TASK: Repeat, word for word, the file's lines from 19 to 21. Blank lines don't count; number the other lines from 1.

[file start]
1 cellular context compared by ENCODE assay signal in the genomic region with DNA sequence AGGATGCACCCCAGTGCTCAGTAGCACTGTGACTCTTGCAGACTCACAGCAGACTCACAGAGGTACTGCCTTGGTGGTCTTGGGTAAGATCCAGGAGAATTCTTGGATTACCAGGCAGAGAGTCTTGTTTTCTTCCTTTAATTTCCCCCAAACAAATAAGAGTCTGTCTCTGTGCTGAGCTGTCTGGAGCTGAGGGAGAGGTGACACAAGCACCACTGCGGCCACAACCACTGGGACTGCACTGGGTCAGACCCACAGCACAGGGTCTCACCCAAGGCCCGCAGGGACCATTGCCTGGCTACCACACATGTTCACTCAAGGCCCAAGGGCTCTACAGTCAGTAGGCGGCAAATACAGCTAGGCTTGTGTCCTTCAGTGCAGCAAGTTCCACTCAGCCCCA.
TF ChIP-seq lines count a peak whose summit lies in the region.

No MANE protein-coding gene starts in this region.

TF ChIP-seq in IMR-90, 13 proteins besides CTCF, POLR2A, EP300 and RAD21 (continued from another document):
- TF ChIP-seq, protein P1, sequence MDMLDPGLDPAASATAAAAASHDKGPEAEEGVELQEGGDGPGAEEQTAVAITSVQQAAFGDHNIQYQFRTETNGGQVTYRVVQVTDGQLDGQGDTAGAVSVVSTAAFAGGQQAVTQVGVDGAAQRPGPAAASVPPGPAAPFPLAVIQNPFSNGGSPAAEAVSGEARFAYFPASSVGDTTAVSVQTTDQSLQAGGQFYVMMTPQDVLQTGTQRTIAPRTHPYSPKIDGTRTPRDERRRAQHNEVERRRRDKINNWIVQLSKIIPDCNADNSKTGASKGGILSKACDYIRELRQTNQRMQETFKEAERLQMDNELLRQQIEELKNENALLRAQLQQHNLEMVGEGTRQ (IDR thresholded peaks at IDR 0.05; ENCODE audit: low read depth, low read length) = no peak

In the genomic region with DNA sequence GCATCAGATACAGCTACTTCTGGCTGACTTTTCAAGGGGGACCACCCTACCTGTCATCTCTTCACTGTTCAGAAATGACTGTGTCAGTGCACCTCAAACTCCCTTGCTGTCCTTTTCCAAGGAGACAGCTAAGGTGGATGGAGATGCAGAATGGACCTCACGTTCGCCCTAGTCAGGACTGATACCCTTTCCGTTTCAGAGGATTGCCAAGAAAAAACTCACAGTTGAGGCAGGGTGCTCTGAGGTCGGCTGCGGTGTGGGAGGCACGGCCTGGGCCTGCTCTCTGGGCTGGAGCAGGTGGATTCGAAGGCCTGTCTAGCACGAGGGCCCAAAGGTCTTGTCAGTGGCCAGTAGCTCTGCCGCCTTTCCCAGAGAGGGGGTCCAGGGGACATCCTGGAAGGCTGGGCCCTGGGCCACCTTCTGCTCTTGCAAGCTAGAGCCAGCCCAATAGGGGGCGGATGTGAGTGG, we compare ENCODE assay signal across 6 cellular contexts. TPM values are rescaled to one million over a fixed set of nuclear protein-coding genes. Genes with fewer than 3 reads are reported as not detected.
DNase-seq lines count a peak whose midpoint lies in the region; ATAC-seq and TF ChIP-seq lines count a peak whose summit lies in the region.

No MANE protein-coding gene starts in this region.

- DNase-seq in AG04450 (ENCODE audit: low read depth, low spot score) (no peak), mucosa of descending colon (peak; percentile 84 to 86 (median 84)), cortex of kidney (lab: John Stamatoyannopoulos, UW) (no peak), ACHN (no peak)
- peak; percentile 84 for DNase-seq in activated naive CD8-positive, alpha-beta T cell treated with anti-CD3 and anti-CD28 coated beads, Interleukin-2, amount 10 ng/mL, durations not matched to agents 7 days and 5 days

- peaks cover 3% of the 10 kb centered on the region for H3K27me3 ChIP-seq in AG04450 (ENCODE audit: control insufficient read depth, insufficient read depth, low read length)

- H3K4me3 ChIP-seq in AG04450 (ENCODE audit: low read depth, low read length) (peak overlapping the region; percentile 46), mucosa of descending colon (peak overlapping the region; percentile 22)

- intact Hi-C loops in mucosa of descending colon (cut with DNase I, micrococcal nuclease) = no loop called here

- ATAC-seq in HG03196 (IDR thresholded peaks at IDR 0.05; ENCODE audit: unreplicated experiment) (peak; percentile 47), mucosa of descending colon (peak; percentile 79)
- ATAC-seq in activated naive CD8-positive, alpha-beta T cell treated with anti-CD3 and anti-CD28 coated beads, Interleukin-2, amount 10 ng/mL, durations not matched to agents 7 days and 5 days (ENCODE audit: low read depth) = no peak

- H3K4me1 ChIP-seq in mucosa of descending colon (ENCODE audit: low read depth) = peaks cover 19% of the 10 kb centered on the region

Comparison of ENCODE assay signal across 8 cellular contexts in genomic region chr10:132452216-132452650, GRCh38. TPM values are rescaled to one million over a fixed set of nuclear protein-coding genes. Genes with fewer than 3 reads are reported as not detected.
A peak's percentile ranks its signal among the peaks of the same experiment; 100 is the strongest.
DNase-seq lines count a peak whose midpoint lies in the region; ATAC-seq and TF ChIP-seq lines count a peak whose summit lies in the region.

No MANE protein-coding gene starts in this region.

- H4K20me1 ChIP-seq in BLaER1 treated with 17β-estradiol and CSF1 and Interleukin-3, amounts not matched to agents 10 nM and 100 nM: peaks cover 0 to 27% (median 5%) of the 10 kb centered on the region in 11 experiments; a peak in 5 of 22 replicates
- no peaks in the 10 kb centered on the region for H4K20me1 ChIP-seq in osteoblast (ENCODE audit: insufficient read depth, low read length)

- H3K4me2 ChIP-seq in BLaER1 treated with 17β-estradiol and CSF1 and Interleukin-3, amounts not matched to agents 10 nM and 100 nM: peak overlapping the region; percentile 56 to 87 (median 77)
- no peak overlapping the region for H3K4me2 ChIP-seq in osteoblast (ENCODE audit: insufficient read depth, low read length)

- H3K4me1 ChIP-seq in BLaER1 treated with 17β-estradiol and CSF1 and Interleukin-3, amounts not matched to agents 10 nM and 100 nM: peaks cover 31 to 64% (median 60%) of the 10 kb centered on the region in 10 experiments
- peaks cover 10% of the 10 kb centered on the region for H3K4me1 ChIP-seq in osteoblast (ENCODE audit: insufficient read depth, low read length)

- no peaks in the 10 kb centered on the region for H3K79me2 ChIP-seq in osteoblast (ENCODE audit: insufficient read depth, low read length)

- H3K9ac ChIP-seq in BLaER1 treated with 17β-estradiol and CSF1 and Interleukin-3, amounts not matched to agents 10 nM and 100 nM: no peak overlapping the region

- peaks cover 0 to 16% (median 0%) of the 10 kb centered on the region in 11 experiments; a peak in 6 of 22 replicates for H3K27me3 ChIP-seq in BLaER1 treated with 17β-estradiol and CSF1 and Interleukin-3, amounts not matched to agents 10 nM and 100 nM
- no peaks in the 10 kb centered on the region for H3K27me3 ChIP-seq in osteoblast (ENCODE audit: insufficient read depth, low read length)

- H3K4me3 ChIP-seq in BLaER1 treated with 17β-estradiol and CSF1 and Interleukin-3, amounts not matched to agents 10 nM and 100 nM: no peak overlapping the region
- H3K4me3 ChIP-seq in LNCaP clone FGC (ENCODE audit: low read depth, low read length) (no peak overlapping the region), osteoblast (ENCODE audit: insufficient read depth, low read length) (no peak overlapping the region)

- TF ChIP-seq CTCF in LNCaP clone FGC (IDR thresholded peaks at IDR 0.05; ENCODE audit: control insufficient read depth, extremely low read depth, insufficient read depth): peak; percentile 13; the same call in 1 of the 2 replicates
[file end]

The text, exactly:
DNase-seq lines count a peak whose midpoint lies in the region; ATAC-seq and TF ChIP-seq lines count a peak whose summit lies in the region.

No MANE protein-coding gene starts in this region.

- H4K20me1 ChIP-seq in BLaER1 treated with 17β-estradiol and CSF1 and Interleukin-3, amounts not matched to agents 10 nM and 100 nM: peaks cover 0 to 27% (median 5%) of the 10 kb centered on the region in 11 experiments; a peak in 5 of 22 replicates